2. Here are the ones that I commonly use:

                          Flour- When combining with fat or oil in the initial preparation of a gravy or sauce.

                          Wondra Flour - Gravy and sauces made simply by the addition of the flour to thicken liquid. It generally dissolves evenly and thickens without lumping.

                          Corn Starch - I use it chiefly for thickening chili.

                          Guar Gum - Indispensible as a thickener/ emulsifier for oil & vinegar based salad dressings, marinades and many other uses. Guar Gum is a particularly useful as a thickener where no cooking is involved because it dissolves and works as a thickening agent without applying heat. A little goes a long way.

                          Tapioca starch - The best thickener for fruit pies and fillings and some types of puddings.

                          6 Replies
                          1. re: Sam D.

                            Tapioca starch:

                            I just bought some from an asian market - I tried about a teaspoon, cold, stirred into a cup of beef stock, chili, and prepared balck bean chili sauce for a beef and broccoli stir fry. I didn't know how to use it really, so I just emulated using cornstarch. The sauce thickened a bit, but it wasn't as stiff as if using cornstarch. Which, in a way, was nice.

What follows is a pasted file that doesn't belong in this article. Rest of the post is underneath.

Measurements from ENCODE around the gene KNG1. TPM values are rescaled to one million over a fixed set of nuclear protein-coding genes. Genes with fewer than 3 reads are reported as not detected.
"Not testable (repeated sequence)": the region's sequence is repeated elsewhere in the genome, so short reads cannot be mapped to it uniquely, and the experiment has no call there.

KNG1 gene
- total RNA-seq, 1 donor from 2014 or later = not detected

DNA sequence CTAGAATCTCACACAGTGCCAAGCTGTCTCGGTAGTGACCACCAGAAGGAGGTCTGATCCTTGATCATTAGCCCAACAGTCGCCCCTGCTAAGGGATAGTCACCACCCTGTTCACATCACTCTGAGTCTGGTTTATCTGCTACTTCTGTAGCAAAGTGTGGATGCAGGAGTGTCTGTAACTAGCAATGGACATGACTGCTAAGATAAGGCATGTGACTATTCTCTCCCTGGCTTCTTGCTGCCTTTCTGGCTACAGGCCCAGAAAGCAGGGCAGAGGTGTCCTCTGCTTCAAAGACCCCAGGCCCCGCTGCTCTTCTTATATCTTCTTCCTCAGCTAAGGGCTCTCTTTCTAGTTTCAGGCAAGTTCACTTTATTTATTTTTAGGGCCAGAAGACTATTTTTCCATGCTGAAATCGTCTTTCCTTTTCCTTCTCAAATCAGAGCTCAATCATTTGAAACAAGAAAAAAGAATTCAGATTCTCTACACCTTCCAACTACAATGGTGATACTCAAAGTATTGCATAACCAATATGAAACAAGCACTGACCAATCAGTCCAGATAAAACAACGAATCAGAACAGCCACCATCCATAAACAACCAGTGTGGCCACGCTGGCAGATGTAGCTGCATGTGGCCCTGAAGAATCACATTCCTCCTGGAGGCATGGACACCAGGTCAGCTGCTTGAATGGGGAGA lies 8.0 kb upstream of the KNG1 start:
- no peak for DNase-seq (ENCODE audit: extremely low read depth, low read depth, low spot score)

Was this appropriate? I'm unfamiliar with tapioca starch, but I understand that it's essential in some asian cuisines. Should it be stirred in cold with liquid, then heated?

                            1. re: rudeboy

                              "Should it be stirred in cold with liquid, then heated?"

                              If that worked then it's definitely appropriate! That's actually the same thing I've done when I've used tapioca starch to thicken puddings. Like I mentioned, I mainly use it for fruit pies and fillings. For that I simply add and mix the powder into them before they are cooked. I haven't used tapioca starch for thickening sauces but your experience indicates that it works fine for that purpose also.

                            2. re: Sam D.

                              I didn't know about Wondra. Thanks.

                              Also, where do you get guar gum, and doesn't it add a flavor? I've seen is as an ingredient in processed foods, but I didn't know people cooked with it.

                              1. re: lucia

                                Is it like Xanthan Gum? I bought some to try when making lower fat salad dressings, but never really liked the results.

                                1. re: ciaolette

                                  I have never used Xanthan gum but I'm guessing that it is similar to guar gum.

                                  I also tried making no-fat salad dressings, using guar gum as a thickener, and I didn't like the result either. IMO it takes at least a certain amount of oil to make most types of salad dressings palatable.

                                2. re: lucia

                                  Guar gum can be purchased at health food stores. It is an off-white powder made from the crushed seeds of a plant that is native to India and Pakistan.